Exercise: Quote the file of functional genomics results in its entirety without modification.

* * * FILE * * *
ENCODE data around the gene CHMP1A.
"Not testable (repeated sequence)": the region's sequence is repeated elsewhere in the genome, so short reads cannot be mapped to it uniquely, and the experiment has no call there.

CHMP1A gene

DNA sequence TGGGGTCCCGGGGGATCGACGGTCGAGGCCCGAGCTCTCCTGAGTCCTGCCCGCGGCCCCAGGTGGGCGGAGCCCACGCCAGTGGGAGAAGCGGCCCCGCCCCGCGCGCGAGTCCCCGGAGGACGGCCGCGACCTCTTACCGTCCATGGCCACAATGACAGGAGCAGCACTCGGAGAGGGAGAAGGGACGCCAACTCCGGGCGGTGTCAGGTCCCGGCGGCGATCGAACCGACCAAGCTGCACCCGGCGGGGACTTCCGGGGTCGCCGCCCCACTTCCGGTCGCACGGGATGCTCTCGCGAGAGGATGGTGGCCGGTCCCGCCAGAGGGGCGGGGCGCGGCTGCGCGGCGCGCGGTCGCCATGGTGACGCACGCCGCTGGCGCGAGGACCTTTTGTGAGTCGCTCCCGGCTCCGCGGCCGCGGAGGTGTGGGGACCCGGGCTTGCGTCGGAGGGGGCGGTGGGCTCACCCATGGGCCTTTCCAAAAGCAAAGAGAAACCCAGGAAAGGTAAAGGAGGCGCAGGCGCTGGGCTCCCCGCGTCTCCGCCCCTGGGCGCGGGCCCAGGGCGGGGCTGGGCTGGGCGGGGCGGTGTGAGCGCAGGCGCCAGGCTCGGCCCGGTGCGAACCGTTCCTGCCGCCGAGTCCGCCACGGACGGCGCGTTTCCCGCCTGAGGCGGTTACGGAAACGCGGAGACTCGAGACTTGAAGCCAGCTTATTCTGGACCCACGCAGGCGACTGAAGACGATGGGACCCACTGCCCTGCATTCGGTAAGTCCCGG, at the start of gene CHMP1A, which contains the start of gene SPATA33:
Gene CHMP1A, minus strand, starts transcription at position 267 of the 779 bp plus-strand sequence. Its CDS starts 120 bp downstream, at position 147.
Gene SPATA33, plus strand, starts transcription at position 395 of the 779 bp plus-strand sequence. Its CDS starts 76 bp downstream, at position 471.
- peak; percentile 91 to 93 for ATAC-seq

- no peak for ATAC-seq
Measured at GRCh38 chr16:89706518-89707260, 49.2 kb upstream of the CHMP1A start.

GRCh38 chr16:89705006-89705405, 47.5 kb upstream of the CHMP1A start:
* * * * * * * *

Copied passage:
ENCODE data around the gene CHMP1A.
"Not testable (repeated sequence)": the region's sequence is repeated elsewhere in the genome, so short reads cannot be mapped to it uniquely, and the experiment has no call there.

CHMP1A gene

DNA sequence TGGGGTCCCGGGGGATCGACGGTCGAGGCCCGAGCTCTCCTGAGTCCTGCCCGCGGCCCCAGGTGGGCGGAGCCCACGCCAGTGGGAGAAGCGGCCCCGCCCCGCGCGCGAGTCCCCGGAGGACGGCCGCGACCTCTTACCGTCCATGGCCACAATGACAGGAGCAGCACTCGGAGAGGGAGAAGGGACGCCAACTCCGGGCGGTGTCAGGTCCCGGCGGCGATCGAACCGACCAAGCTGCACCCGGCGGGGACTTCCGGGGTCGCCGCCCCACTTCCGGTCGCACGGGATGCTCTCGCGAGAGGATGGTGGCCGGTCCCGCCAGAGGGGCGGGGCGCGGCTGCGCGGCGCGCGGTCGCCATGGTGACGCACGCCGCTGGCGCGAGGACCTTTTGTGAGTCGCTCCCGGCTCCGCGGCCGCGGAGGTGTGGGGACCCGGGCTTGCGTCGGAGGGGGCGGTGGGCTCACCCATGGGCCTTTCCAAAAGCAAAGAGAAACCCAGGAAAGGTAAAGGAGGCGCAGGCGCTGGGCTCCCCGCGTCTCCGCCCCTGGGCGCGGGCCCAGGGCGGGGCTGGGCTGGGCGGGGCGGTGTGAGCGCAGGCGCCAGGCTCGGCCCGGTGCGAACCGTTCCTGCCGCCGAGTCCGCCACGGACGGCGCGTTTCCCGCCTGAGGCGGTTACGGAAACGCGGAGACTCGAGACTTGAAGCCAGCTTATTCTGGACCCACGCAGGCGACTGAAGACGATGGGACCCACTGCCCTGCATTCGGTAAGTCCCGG, at the start of gene CHMP1A, which contains the start of gene SPATA33:
Gene CHMP1A, minus strand, starts transcription at position 267 of the 779 bp plus-strand sequence. Its CDS starts 120 bp downstream, at position 147.
Gene SPATA33, plus strand, starts transcription at position 395 of the 779 bp plus-strand sequence. Its CDS starts 76 bp downstream, at position 471.
- peak; percentile 91 to 93 for ATAC-seq

- no peak for ATAC-seq
Measured at GRCh38 chr16:89706518-89707260, 49.2 kb upstream of the CHMP1A start.

GRCh38 chr16:89705006-89705405, 47.5 kb upstream of the CHMP1A start: